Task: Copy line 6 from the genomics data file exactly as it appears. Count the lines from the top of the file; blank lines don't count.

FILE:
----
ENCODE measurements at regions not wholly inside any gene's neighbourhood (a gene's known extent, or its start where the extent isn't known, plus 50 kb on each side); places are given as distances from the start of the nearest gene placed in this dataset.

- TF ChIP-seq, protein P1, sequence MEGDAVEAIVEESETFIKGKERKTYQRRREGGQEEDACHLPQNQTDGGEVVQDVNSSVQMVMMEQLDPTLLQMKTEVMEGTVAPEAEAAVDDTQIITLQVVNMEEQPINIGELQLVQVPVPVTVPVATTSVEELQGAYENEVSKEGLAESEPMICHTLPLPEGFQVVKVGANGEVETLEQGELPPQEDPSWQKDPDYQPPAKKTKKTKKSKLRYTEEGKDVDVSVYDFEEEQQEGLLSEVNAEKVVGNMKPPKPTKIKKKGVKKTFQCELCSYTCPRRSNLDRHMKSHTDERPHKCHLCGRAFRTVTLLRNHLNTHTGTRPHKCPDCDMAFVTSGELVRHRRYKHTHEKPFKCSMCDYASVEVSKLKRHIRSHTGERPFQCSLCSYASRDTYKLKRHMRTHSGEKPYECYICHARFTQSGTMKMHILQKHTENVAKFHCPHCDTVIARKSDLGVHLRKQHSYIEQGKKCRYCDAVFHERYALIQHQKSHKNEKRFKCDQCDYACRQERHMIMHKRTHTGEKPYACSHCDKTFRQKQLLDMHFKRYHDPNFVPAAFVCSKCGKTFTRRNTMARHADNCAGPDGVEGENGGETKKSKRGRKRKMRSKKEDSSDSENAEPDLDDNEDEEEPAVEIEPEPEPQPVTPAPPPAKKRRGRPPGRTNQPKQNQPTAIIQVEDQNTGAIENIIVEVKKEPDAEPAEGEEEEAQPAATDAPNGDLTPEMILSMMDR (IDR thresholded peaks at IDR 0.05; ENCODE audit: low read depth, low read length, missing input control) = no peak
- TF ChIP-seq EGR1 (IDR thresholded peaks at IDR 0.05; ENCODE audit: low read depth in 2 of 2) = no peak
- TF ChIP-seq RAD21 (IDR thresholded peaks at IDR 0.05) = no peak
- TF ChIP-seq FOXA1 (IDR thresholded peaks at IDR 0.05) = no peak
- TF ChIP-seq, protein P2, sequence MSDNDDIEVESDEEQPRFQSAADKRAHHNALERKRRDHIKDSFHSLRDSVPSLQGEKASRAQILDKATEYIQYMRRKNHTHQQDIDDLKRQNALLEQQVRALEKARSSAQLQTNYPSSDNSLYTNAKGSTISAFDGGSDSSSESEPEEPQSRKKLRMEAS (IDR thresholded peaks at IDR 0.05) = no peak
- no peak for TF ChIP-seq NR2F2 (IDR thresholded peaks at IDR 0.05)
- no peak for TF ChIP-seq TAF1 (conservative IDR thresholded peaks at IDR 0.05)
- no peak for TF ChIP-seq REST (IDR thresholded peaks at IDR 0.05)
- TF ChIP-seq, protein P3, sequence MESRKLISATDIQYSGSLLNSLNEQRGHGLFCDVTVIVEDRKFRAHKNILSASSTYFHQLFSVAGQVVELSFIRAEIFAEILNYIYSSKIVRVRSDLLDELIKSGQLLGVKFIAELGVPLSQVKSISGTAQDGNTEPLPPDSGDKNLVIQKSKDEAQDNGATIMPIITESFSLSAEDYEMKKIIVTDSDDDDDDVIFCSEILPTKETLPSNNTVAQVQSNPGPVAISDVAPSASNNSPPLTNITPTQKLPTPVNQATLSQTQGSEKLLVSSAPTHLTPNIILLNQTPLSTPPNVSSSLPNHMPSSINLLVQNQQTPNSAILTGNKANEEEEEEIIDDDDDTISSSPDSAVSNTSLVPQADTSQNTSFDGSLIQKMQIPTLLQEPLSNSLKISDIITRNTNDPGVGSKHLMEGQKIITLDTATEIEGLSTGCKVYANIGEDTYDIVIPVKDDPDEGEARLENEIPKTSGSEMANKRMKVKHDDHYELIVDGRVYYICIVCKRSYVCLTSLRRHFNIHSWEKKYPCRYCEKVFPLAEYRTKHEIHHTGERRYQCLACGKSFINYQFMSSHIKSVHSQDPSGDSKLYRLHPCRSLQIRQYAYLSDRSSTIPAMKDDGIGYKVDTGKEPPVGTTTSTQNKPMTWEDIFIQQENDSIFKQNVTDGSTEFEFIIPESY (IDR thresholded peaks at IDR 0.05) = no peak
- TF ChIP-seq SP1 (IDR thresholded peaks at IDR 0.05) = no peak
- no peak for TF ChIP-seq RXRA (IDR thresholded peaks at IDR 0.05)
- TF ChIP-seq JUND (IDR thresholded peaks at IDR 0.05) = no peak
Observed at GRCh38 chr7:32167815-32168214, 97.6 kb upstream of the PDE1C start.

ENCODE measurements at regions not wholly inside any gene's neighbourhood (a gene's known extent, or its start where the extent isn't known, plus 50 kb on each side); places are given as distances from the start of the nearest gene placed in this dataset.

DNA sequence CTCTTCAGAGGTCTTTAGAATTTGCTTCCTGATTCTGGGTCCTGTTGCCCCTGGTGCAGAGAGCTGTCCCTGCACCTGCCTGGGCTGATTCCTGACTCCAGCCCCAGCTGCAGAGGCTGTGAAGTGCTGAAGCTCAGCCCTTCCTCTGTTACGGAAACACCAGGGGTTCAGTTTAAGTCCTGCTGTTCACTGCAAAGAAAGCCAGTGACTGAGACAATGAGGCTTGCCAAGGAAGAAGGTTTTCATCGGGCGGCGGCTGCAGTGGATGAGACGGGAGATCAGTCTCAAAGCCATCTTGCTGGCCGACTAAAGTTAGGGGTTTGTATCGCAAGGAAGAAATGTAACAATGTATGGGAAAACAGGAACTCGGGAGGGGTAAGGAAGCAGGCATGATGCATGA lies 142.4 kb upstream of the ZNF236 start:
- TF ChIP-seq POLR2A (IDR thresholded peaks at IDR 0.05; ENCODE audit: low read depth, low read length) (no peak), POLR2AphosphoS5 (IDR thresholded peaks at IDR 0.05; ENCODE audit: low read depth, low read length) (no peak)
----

- TF ChIP-seq, protein P2, sequence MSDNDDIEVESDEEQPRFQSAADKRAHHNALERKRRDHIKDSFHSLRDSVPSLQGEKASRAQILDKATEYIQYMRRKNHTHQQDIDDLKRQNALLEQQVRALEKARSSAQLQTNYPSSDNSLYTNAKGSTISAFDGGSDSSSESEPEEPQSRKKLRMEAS (IDR thresholded peaks at IDR 0.05) = no peak